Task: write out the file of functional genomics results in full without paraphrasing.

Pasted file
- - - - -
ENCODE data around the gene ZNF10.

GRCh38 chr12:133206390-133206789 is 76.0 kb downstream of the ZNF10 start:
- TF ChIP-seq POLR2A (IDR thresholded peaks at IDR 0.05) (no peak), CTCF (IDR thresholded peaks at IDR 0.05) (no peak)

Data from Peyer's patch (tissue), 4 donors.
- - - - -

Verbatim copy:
ENCODE data around the gene ZNF10.

GRCh38 chr12:133206390-133206789 is 76.0 kb downstream of the ZNF10 start:
- TF ChIP-seq POLR2A (IDR thresholded peaks at IDR 0.05) (no peak), CTCF (IDR thresholded peaks at IDR 0.05) (no peak)

Data from Peyer's patch (tissue), 4 donors.